Pretty cool centering technique; just put the tin down, push it with the stick until the lines agree on three sides.
    Put the MDF plug on top of the tin and repeat centering technique.
    Into the press with it (one of the big reasons I asked Ron to help), where in less than a minute we had pushed the tin into the hole to make what looked like an ashtray.
    Tappy-tap with a hammer around an idler bearing for a Sherman tank track - yep, we have one and use it for all manner of riveting and stuff - until it's a nice dish.
    Measure around the lip, cutting a clean line (a little less than an inch).
    Using a small set of smooth pliers, we bent up the edge of the dish to bring it to 90 degrees, checking for flatness on the welding table.
    We set this down on the sheet of tin, took an AN3 washer with a sharpie in the middle, and drew around the dish, and then drew around the dish as well.
    After cutting out the circle, we took the pliers and bent up the edge of the flat piece to 90 degrees.
    The dish went into this, and we beat this down to seam it them together.
    Heat and solder the join for water tightness,
    We then tinned a bit of 1/4 inch copper tubing (after making some flanges on it) and soldered it to the center of the float for the rod that will go up out of the tank to tell me how much fuel is left.

    A week in water and no leaks, and with the rod she floats with about an eighth of an inch below the waterline.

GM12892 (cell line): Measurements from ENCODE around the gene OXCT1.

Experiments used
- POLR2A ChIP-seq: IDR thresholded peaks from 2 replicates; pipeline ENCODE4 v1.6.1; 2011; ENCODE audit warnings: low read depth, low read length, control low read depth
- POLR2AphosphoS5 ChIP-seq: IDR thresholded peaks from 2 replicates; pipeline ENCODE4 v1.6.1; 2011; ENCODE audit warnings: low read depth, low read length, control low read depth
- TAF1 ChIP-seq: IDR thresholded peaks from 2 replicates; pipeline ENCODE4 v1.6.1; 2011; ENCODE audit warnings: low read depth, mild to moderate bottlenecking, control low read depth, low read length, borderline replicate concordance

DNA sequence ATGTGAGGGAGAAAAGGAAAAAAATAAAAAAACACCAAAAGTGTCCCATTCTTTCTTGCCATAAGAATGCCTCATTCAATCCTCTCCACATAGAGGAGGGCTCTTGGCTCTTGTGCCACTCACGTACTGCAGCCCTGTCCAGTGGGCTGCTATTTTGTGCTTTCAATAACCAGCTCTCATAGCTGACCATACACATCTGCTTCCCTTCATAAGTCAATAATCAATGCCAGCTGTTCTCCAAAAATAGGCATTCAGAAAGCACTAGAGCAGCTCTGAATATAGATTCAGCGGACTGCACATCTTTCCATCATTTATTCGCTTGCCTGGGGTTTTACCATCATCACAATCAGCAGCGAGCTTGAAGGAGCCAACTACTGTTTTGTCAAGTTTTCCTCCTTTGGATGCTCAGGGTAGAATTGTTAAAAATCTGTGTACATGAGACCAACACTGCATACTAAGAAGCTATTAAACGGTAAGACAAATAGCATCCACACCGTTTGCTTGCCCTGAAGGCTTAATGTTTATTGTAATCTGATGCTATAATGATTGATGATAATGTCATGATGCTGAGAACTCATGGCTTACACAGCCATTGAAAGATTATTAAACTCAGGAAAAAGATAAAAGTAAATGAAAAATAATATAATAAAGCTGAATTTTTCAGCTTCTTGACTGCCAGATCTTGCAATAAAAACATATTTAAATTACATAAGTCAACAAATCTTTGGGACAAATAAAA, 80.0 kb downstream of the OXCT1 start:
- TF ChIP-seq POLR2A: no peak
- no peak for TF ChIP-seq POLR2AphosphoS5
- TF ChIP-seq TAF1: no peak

Since the fuel flows out of a hole in the bottom of the tank and the float is flat and larger than this hole, I'll disaster proof the system by soldering some short pegs around the hole at the bottom of the tank in case the float ever gets a leak and sinks.

    * Originally one stepped on the lower longeron with the left foot, bringing the right foot over the turtle deck to step on the seat, much like mounting a horse. But since I made the fuselage deeper, I found that my old stiff self was having trouble with it. The fix was to make a step that is four inches up from the longeron. Now I can get in and out of the aircraft easily.
    The opinions and statements of this poster are largely based on facts and portray a possible version of the actual events.

  3. #1063

    Join Date
    Aug 2011
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    Alabama
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    weirdly enough, some of my older videos actually have ads before they start...



    A few notes:

    1. I don't have a brake that's long enough for this stuff.
    2. This mask stuff where I think I don't have to shave didn't work out too well.
    3. Cleaco? Never heard of her.
    4. I didn't realize until I had sprayed the wood that I had no shot of it with all the parts in it!